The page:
- "We show that first-degree instantaneous contact tracing, informing users when they can move safely or when to seek medical help and avoid vulnerable individuals, has the potential to stop the spread of the epidemic if used by a sufficiently large number of people with reasonable fidelity."
- Rossberg and Knell "How will this continue? Modelling interactions between the COVID-19 pandemic and policy responses" (medRxiv, 01/04/2020).
- A “management strategy evaluation” approach. Uses a matrix population model to simulate disease spread, takes key infection parameter estimates from Ferguson 2020 paper (e.g. 4.6 days to go from exposure to infectiousness; 20% assumed to be asymptomatic; 30% of hospitalized cases require critical care etc).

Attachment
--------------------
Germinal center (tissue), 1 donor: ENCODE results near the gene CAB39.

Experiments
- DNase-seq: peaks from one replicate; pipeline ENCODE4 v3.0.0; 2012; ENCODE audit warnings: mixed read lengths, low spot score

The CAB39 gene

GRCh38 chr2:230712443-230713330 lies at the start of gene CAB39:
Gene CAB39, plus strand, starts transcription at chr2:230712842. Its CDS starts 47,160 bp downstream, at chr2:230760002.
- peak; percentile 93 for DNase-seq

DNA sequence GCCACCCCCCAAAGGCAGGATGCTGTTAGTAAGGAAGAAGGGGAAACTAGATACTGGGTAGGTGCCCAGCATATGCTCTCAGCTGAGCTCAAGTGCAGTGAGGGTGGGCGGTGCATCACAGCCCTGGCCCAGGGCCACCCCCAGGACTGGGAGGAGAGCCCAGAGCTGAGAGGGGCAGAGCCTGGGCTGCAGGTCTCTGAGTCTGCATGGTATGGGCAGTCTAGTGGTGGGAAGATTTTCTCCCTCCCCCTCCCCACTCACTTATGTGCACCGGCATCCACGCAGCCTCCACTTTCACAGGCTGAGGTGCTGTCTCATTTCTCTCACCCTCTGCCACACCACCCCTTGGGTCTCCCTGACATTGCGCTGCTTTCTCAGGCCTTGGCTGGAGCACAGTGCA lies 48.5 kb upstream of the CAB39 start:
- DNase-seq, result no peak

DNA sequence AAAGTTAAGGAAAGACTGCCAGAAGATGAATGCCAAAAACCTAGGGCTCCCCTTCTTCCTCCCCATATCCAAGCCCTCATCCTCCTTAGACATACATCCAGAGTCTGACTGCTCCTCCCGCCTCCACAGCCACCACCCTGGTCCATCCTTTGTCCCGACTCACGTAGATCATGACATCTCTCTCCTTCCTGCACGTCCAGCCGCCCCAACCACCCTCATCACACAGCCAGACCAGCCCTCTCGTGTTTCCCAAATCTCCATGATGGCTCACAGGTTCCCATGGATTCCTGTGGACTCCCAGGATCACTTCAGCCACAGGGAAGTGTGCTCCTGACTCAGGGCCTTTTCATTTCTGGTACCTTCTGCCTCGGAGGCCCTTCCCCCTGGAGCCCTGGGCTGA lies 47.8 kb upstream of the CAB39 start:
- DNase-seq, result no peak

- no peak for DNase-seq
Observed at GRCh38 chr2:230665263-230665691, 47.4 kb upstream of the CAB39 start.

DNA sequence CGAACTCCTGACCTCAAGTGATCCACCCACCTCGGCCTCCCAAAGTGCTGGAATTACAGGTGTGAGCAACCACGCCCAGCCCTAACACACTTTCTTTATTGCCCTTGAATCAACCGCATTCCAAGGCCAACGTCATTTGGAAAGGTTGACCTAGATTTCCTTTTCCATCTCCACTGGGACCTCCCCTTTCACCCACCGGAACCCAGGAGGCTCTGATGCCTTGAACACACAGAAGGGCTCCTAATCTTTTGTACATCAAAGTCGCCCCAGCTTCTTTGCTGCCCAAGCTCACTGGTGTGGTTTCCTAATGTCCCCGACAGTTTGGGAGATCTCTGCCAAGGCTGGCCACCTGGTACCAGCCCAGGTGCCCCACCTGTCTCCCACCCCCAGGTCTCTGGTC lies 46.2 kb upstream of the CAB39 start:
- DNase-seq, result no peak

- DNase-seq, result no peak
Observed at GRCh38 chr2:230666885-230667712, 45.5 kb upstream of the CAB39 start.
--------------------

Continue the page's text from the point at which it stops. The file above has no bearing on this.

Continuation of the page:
- Assumes that policy interventions reduce infection rates by d. d changes according to various rules (i.e. imposition of a disease control policy if the case numbers exceed a certain threshold/relaxation of policy when case numbers below a certain threshold). Variation in policy compliance is also incorporated in d.
- Key conclusions: “To be effective [at minimising overall mortality], the frequency of policy revisions should be comparable to the doubling time of the outbreak”, and “any decline of the population’s compliance through time has a comparatively weak effect on cumulative mortality” (but this is assuming that the government keeps changing policies, and this can make up for the declining compliance).